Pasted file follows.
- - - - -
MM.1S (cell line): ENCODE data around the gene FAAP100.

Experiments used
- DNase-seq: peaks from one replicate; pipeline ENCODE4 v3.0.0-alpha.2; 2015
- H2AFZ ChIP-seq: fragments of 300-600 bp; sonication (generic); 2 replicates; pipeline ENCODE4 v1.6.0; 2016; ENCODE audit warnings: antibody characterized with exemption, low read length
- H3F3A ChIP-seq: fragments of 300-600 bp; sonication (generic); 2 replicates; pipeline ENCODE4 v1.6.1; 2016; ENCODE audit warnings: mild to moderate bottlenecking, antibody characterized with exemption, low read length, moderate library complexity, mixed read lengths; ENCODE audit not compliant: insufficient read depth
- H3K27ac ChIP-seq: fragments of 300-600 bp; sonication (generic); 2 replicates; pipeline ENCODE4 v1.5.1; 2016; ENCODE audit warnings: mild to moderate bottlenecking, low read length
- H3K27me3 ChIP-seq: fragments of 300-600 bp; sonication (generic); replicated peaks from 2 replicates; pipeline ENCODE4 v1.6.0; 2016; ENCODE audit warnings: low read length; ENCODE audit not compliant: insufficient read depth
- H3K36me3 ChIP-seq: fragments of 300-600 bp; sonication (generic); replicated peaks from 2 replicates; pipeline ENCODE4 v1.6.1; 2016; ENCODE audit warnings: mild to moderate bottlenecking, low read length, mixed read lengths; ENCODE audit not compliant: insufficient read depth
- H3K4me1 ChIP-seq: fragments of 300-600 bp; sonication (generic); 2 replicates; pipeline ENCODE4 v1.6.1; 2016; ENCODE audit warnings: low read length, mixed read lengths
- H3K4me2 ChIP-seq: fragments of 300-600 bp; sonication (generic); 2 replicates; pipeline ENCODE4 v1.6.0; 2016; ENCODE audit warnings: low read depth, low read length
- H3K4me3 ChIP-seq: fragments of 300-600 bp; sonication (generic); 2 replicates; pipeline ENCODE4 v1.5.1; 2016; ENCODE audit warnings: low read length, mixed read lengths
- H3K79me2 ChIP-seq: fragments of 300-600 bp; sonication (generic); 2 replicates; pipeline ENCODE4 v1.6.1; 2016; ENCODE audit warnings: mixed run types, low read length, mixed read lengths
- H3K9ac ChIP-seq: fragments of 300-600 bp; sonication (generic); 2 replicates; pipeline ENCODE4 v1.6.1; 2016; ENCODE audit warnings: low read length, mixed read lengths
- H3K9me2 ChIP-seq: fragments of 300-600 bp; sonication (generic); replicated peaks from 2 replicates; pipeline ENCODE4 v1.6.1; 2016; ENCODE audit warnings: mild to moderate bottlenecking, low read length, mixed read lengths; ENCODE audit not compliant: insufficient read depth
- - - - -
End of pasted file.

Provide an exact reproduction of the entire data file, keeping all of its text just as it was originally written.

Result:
MM.1S (cell line): ENCODE data around the gene FAAP100.

Experiments used
- DNase-seq: peaks from one replicate; pipeline ENCODE4 v3.0.0-alpha.2; 2015
- H2AFZ ChIP-seq: fragments of 300-600 bp; sonication (generic); 2 replicates; pipeline ENCODE4 v1.6.0; 2016; ENCODE audit warnings: antibody characterized with exemption, low read length
- H3F3A ChIP-seq: fragments of 300-600 bp; sonication (generic); 2 replicates; pipeline ENCODE4 v1.6.1; 2016; ENCODE audit warnings: mild to moderate bottlenecking, antibody characterized with exemption, low read length, moderate library complexity, mixed read lengths; ENCODE audit not compliant: insufficient read depth
- H3K27ac ChIP-seq: fragments of 300-600 bp; sonication (generic); 2 replicates; pipeline ENCODE4 v1.5.1; 2016; ENCODE audit warnings: mild to moderate bottlenecking, low read length
- H3K27me3 ChIP-seq: fragments of 300-600 bp; sonication (generic); replicated peaks from 2 replicates; pipeline ENCODE4 v1.6.0; 2016; ENCODE audit warnings: low read length; ENCODE audit not compliant: insufficient read depth
- H3K36me3 ChIP-seq: fragments of 300-600 bp; sonication (generic); replicated peaks from 2 replicates; pipeline ENCODE4 v1.6.1; 2016; ENCODE audit warnings: mild to moderate bottlenecking, low read length, mixed read lengths; ENCODE audit not compliant: insufficient read depth
- H3K4me1 ChIP-seq: fragments of 300-600 bp; sonication (generic); 2 replicates; pipeline ENCODE4 v1.6.1; 2016; ENCODE audit warnings: low read length, mixed read lengths
- H3K4me2 ChIP-seq: fragments of 300-600 bp; sonication (generic); 2 replicates; pipeline ENCODE4 v1.6.0; 2016; ENCODE audit warnings: low read depth, low read length
- H3K4me3 ChIP-seq: fragments of 300-600 bp; sonication (generic); 2 replicates; pipeline ENCODE4 v1.5.1; 2016; ENCODE audit warnings: low read length, mixed read lengths
- H3K79me2 ChIP-seq: fragments of 300-600 bp; sonication (generic); 2 replicates; pipeline ENCODE4 v1.6.1; 2016; ENCODE audit warnings: mixed run types, low read length, mixed read lengths
- H3K9ac ChIP-seq: fragments of 300-600 bp; sonication (generic); 2 replicates; pipeline ENCODE4 v1.6.1; 2016; ENCODE audit warnings: low read length, mixed read lengths
- H3K9me2 ChIP-seq: fragments of 300-600 bp; sonication (generic); replicated peaks from 2 replicates; pipeline ENCODE4 v1.6.1; 2016; ENCODE audit warnings: mild to moderate bottlenecking, low read length, mixed read lengths; ENCODE audit not compliant: insufficient read depth